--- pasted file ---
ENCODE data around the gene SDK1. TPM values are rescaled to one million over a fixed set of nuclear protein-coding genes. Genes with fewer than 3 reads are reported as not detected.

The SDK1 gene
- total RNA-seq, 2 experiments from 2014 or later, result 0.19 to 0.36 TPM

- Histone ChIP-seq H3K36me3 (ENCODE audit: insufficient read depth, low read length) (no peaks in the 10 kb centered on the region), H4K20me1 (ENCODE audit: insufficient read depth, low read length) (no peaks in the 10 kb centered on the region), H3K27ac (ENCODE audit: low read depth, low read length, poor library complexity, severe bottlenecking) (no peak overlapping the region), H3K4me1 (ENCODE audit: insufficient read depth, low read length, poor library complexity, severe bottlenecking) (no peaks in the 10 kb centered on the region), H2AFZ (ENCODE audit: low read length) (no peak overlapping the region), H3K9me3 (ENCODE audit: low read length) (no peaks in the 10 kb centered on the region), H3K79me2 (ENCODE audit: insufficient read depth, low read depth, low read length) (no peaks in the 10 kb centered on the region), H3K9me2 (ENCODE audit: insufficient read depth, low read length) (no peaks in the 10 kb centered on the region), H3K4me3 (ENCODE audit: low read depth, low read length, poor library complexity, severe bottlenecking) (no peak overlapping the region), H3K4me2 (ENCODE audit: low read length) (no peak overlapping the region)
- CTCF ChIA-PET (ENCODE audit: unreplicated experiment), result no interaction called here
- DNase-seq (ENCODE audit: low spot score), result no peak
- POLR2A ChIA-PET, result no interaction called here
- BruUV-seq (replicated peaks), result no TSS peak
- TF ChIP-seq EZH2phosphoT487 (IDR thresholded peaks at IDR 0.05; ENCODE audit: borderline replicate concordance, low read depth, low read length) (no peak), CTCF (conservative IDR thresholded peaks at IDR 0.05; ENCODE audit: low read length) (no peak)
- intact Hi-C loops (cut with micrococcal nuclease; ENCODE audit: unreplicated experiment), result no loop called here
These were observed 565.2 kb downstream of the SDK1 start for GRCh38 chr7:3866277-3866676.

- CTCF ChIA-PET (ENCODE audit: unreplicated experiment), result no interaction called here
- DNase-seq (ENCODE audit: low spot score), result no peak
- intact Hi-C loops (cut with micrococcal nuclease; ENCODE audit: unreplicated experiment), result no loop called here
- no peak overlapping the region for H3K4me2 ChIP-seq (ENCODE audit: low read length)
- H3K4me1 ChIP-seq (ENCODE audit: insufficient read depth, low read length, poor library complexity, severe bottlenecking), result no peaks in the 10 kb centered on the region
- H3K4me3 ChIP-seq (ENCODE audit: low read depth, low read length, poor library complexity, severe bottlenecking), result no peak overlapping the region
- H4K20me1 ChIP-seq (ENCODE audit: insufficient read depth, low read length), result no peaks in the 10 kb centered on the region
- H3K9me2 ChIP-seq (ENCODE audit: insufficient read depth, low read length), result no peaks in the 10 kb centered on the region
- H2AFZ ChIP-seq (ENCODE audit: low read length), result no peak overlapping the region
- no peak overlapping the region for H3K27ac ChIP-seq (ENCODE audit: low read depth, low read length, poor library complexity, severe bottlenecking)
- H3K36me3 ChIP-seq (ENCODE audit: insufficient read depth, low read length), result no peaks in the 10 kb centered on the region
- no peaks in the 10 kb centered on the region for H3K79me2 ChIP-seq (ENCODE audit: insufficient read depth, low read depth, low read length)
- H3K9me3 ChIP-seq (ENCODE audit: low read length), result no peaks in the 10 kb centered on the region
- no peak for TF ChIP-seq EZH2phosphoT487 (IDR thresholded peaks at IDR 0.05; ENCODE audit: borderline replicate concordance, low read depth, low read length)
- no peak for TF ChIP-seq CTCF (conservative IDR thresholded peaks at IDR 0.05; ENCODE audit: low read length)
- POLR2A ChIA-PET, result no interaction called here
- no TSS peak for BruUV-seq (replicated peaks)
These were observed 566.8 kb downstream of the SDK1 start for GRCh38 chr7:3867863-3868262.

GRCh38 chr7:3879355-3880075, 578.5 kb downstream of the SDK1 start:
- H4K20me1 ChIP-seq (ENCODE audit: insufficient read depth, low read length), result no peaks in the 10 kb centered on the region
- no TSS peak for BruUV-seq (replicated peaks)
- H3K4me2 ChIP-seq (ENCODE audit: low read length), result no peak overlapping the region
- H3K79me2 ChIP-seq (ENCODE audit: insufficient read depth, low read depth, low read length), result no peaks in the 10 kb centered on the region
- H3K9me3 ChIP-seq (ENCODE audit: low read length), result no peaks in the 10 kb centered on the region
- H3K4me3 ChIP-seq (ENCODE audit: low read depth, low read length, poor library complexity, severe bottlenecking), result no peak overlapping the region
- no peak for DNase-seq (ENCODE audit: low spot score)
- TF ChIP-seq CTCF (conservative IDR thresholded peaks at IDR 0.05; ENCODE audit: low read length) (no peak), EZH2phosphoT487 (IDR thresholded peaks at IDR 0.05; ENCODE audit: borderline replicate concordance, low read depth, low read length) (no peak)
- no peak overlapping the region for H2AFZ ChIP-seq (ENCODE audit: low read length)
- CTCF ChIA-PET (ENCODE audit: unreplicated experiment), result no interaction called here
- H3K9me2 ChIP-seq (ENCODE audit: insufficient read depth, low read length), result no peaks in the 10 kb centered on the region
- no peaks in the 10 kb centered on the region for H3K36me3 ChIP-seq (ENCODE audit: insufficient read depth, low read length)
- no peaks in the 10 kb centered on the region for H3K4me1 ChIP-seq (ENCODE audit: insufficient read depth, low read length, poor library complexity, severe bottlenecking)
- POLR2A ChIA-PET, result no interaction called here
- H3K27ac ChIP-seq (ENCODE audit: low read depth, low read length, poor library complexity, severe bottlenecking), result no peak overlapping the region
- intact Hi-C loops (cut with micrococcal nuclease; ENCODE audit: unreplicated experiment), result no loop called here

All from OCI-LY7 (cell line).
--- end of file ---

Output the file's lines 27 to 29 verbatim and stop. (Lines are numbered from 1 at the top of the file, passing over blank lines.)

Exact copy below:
- POLR2A ChIA-PET, result no interaction called here
- no TSS peak for BruUV-seq (replicated peaks)
These were observed 566.8 kb downstream of the SDK1 start for GRCh38 chr7:3867863-3868262.